Results until now demonstrated that overexpression of miR-29b specifically led to marked inhibition of TGFβ1-stimulated Akt phosphorylation by targeting the p85α subunit of PI3K. Considering that the major downstream effect of TGFβ1 in the Tenon's capsule culminated into activation of the Col1A1 gene, 21 we subsequently determined the effect of miR-29b on the expression of Col1A1 in HTFs. Transient transfection of miR-29b mimic significantly inhibited type I collagen miRNA and protein expression (Fig. 4C; also see Fig. 9B in the following text) in unstimulated HTFs. The same effect was also observed in TGFβ1-treated HTFs: overexpression of miR-29b largely suppressed the upregulation of type I collagen miRNA and protein on TGFβ1-stimulation. 
Because PI3K and Akt act upstream of Sp1, 22 and the transcription activity of the human Col1A1 could be positively regulated by Sp1, 23 modulation of the level or of the transcriptional activity of Sp1 might play an important role in the regulation of collagen gene expression. In addition, according to TargetScan, our laboratory and others have recently revealed that Sp1 and Col1A1 have one or two predicted target sites in their 3′-UTRs for miR-29b, respectively (Fig. 8). 9 So we further investigated the cellular effects of miR-29b and TGFβ1 on Sp1.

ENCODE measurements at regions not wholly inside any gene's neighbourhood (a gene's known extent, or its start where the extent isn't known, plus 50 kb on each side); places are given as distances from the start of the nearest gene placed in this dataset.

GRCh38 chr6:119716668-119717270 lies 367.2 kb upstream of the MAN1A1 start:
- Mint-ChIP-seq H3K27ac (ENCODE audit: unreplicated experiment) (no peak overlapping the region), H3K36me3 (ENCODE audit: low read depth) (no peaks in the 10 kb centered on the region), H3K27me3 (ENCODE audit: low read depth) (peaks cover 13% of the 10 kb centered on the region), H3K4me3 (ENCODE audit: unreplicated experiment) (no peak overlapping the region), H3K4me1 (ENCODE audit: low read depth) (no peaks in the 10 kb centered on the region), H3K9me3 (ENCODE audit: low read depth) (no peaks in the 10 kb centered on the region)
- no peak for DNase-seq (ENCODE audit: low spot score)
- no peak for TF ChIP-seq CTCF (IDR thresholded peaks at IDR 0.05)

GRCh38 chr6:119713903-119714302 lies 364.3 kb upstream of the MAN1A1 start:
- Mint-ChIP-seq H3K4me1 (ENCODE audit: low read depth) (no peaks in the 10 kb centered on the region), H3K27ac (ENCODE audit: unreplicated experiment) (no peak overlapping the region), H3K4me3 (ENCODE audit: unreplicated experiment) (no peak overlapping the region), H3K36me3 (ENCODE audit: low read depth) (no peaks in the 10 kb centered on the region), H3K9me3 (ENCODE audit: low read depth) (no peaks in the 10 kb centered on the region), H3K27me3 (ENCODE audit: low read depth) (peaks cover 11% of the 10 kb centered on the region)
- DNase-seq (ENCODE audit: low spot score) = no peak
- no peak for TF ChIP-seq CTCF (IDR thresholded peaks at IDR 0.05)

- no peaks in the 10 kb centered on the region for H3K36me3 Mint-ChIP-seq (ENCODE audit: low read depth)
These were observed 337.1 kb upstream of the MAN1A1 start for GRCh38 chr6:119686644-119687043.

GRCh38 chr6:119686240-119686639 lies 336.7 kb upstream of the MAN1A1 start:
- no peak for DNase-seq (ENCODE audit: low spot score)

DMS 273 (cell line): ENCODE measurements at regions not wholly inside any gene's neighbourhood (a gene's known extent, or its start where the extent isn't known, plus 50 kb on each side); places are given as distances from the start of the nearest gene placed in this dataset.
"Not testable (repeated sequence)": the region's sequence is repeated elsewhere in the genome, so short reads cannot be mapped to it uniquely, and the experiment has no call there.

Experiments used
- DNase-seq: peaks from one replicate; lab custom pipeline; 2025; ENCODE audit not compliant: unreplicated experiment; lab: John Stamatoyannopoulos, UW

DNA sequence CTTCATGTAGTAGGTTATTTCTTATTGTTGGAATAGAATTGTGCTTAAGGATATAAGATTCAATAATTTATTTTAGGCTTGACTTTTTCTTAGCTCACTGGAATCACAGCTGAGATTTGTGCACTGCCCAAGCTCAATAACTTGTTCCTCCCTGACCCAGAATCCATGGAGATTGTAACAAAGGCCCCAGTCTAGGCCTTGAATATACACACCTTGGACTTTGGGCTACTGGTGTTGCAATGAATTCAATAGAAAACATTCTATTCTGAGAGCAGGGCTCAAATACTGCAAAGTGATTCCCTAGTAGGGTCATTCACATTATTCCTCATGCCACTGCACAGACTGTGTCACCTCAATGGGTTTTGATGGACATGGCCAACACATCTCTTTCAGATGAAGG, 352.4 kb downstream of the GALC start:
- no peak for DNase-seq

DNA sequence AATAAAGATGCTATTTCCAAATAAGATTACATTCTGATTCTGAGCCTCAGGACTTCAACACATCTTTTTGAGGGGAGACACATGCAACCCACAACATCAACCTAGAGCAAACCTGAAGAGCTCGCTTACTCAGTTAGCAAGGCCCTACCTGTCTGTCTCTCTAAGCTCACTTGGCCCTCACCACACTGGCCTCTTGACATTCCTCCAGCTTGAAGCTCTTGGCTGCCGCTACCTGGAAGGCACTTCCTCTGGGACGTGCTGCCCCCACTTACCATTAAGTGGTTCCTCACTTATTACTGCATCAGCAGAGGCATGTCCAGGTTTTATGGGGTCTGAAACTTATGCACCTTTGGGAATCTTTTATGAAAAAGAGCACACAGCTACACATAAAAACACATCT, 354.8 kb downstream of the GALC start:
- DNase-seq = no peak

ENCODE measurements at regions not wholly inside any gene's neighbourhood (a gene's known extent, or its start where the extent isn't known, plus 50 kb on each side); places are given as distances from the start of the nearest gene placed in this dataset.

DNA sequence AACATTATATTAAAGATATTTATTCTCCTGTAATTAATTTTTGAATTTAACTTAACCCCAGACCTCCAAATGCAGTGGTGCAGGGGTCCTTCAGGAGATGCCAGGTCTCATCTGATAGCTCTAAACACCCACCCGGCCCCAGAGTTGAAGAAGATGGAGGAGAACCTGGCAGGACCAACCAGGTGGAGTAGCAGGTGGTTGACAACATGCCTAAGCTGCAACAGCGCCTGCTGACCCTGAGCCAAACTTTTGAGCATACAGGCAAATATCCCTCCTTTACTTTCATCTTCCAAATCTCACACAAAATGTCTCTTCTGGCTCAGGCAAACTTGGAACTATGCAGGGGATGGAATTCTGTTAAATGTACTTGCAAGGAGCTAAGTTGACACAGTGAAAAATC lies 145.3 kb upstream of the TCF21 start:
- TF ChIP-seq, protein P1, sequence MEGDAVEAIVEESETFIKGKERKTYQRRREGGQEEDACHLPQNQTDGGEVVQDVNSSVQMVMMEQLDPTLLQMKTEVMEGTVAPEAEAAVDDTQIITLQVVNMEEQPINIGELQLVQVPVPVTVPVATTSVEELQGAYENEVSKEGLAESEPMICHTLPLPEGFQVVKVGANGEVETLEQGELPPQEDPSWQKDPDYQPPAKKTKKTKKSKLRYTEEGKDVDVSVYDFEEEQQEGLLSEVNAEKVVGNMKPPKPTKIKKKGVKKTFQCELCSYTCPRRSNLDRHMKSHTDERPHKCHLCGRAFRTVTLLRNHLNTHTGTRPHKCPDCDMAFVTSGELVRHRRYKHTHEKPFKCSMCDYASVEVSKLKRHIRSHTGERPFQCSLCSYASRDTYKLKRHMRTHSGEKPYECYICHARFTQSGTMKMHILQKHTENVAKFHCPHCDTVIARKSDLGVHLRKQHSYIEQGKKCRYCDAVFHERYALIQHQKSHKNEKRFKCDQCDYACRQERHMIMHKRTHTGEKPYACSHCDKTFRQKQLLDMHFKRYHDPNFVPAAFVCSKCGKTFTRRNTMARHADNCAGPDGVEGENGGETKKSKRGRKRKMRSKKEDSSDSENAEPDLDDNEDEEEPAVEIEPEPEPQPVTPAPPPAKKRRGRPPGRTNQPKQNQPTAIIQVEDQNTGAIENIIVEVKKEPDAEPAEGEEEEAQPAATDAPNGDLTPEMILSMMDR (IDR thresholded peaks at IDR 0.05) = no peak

Figure 8.
 
Predicted interaction sites of miR-29b at the 3′-UTR of alpha 1 (I), collagen (Col1A1), and Sp1 miRNAs (TargetScan: www.targetscan.org 9 ).
Figure 8.
 
Predicted interaction sites of miR-29b at the 3′-UTR of alpha 1 (I), collagen (Col1A1), and Sp1 miRNAs (TargetScan: www.targetscan.org 9 ).
Our results indicated that in the presence of miR-29b, both Col1A1 and Sp1 miRNA and protein levels decreased, as determined by real-time RT-PCR and Western blotting analysis (Figs. 4B, 4C and Fig. 9). These effects were blocked at the presence of anti-miR-29b (Fig. 9), suggesting that the expressions of Col1A1 and Sp1 were regulated by endogenous miR-29b. TGFβ1 stimulation activated Sp1, which in turn led to upregulated expression of Col1A1. Thus, the miR-29b–mediated suppression of type I collagen expression in HTFs can be twofold: (1) directly inhibit the expression of Col1A1 mRNA at its 3′-UTR and (2) negative regulation of its transcriptional activator, Sp1. Such an effect of miR-29b on TGFβ1-stimulated Col1A1 expression pointed toward a novel angle of regulation of the PI3K/Akt and Col1A1 pathways in HTFs.